There has been an interest at my organization over the last few years to make sure that patients are getting the type of care which they are seeking. One of the results of this interest was the creation of a task force to look into advance directive completion.
Enter palliative care! We needed to provide healthcare professionals with the education to know what these documents are, why they are important and how to find them. So I was approached with two main asks:
- Get as many Cleveland Clinic caregivers educated about Advance Directives as possible
- Help people to see that Advance Directives are about planning ahead and not about Death and Dying
After years of seeing April 16th advertised on Pallimed as NHDD, I figured this would be the perfect date on which to host a campaign! This brings me back to that initial philosophy. We decided that the best way to start talking about Advance Directives at Cleveland Clinic was to lead by example. It made sense that our caregivers would seek more complete information on AD if we made it personal to them. And we felt that the best way to keep the message simple was to start with Health Care Power of Attorney documents. Our campaign on April 16th is to encourage Cleveland Clinic caregivers to fill out their own HCPOA. Who better than the people working in healthcare to realize that life tomorrow may look completely different from life today? We’ve raised awareness about the event– caregiver to caregiver - we’ve created an online module for enhanced learning and we have the next event planned in our minds.
What I’m hoping the readers of Pallimed will take away is that I only had to propose this idea one time! It was fully supported and embraced by the institution. To underscore how supported this campaign is, our Chief of Staff will be signing his document at the event! I spoke to a group of Clinical Nurse Specialists about the event and before I left the meeting, they were asking if I could send references on how to have the conversation with their HCPOA. The woman who designed the AD online module told me that she will be coming to the campaign because she absolutely wants to have her HCPOA signed and a group of individuals from our media department said they were discussing the importance of advance directives through their lunch break.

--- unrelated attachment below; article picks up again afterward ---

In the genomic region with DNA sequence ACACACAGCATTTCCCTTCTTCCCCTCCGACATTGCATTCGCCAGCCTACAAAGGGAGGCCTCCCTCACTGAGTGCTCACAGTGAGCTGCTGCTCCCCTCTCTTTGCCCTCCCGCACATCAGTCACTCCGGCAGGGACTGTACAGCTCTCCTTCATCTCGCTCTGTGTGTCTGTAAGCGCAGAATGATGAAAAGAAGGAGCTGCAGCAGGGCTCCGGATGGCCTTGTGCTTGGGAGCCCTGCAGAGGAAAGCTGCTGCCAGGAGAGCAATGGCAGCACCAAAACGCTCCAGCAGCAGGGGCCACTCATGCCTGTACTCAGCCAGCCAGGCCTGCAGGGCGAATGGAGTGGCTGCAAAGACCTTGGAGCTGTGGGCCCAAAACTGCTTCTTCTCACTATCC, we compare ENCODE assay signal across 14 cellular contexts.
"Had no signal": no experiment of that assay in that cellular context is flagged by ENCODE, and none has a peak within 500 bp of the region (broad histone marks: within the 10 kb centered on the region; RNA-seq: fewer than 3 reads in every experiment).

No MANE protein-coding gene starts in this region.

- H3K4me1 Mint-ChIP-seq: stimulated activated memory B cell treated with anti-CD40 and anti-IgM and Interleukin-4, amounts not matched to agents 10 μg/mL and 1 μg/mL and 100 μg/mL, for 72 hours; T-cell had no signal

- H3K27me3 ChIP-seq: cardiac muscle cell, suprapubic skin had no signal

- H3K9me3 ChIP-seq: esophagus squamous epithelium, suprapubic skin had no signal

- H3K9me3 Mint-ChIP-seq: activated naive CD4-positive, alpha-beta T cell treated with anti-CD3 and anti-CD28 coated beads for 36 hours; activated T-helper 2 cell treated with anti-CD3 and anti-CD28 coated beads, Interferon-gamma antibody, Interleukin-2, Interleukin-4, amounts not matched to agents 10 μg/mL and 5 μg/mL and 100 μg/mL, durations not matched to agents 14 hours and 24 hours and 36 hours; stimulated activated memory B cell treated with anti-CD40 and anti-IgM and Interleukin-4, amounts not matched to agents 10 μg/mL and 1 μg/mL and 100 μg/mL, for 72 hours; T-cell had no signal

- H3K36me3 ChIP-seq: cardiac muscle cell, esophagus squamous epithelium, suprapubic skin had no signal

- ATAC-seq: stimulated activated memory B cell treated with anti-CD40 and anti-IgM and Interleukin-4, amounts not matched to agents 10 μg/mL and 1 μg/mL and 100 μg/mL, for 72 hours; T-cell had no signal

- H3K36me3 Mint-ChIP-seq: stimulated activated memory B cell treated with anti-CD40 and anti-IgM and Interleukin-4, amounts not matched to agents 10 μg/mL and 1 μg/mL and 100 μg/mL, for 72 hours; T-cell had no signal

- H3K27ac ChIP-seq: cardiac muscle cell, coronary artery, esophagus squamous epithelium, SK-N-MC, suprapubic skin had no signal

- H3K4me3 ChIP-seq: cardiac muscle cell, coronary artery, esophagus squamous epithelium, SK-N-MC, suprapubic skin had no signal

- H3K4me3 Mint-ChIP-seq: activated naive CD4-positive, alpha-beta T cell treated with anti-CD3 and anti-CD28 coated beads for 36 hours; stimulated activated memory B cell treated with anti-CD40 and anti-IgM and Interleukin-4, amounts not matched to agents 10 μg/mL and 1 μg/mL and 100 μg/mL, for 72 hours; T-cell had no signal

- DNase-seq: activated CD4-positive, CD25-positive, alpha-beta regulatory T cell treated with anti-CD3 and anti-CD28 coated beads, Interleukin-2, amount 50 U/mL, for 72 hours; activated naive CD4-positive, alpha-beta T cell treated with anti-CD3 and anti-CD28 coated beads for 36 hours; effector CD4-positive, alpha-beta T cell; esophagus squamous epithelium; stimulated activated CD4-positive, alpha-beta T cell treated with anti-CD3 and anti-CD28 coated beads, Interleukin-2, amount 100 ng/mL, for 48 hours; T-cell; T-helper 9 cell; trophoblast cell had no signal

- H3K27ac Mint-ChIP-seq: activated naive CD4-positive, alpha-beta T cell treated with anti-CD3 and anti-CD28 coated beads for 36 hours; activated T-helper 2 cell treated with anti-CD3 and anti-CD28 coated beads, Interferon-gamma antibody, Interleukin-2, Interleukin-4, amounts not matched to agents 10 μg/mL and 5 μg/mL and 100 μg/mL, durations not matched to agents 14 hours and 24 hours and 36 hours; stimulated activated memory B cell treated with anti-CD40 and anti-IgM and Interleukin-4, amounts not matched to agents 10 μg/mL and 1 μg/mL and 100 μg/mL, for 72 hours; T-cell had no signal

So what philosophy are you living by that you can bring to the masses? You may be surprised by the overwhelming support that your organization may have for you.
Don't forget to check out Pallimed's advocacy resource page for NHDD 2015!
Katie Neuendorf is a Palliative Care physician at Cleveland Clinic in Cleveland, Ohio. She spends a significant portion of her time in education, half of which is devoted to her role as the Medical Director for the Center for Excellence in Healthcare Communication and the other half in her role as an inpatient palliative consultant. Time away from work is happily spent with her husband and their 3 young kids enjoying the Cleveland Metroparks, playing all kinds of sports and repeatedly losing to a 4 and 6 year old at Connect 4.
Wednesday, April 15, 2015 by Pallimed Editor ·
OK, you have finished your taxes, and now it is time to turn your attention to National Healthcare Decisions Day (NHDD), April 16th! Hopefully you have been well prepared and working on your organizations plan for NHDD long before today. But just in case you have not prepared, we want to share some of our collected resources on advance care planning.
- Turning philosophy into action!
- Reclaiming Valentine's Day
- The Conversation: A Revolutionary Plan for End-of-Life Care
- Who will speak for superheroes when they get sick?
- 20 ways to discuss advance care planning with your family
- What do you do when the advance directive doesn't make sense?
- Surgeon-blogger posts her Five Wishes Online
by Christian Sinclair ·
Saturday, April 11, 2015
Being a hospice and palliative care provider is challenging, rewarding, and important. But is it safe?
I began to appreciate the answer while researching the topic to present in orientation. According to the National Institute for Occupational Safety and Health, and the Bureau of Labor Statistics, home health care workers face significant risks for serious illness, injury, and death.
Each risk deserves our attention. Let’s look at driving to and from the patients and families we visit, because automobile accidents are the leading cause of death in home health care workers.
Research conducted on behalf of the National Association for Home Care and Hospice (NAHC) found that in 2006 home care and hospice workers in the U.S. drove almost five billion miles to provide four hundred and twenty-eight million visits to nearly twelve million patients.
The study showed that here in the Commonwealth of Massachusetts (God save it!), home care and hospice workers drove 77,737,289 miles to conduct 13,182,930 visits – an average of 6 miles per visit in this geographically small but densely-populated state.
That’s about the same as 162 roundtrips to the moon, or 80% of the distance between the earth and sun.